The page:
Fanny

 While working on this piece, I listened to the audio recording of Team of Rivals by Doris Kerns Goodwin.  The biography focuses on the  political genius of Abraham Lincoln.  To achieve the desired contrast in political brilliancy, the author goes into great detail about those who opposed Lincoln in his bid for the Presidency within his own party.  Goodwin dedicates a large portion of her book to shedding light on those who, eventually, became Lincoln’s cabinet members, but originated as his rivals.  I confess that I found myself almost swayed at times by his opponents, especially William H. Seward.

William Seward happened to be the Governor of New York, and just so happened to live in Auburn, about 25 minutes from my home. I had the opportunity a year ago to tour his home.  I was struck with how much was preserved by the Seward family.  Seward served as Secretary of State and was responsible for the purchase of Alaska.  Following his tenure in Lincoln’s cabinet, Seward traveled the world and received gifts from countless countries…and many of those gifts, including a canoe from Alaska, are on exhibit in his house.  What struck me most was that much of the items preserved were done so at the behest of Seward’s daughter, Fanny.  She was a woman ahead of her time:  smart, driven, organized, visionary…and not willing to sit passively by as some her age and social situation would be expected to behave.  Who would have thought to save John Adam’s calling card for future generations to see?  She did.  Sadly, she died at the age of 22, but she left quite an impact on her family and those who knew her.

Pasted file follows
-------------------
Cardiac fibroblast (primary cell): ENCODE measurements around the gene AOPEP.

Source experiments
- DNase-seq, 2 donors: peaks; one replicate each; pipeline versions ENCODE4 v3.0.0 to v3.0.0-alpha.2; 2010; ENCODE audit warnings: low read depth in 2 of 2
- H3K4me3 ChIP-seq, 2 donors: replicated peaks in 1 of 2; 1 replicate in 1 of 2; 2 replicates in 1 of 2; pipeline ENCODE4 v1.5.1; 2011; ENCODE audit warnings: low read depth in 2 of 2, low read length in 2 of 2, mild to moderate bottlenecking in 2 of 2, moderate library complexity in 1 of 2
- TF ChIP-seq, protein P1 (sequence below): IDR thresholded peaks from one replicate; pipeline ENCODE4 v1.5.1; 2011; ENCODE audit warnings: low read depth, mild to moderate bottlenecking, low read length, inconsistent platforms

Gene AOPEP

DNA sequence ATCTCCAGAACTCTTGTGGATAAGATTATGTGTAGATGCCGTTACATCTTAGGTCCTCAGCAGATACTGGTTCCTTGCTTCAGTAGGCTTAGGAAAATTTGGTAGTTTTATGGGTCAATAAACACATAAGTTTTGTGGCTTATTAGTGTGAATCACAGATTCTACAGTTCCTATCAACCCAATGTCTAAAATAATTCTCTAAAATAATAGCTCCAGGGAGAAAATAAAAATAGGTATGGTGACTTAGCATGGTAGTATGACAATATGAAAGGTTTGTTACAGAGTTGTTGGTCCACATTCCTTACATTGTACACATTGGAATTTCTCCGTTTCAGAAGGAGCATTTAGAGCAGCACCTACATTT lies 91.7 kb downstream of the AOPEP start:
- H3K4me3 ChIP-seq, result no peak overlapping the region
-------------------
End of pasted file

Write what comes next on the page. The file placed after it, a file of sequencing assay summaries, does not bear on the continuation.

As I considered a name for this piece, I thought “Fanny” fit her well:  bright, feminine, but not soft or submissive.  Both could be called “bold” and it would be a compliment.  And, like Fanny, I worried that this “Fanny” was destined to an early grave as I watched her being hauled away in the back of a pick up truck with only one guy holding on to her with one arm to keep her from sliding out.  Thankfully, she survived.

 

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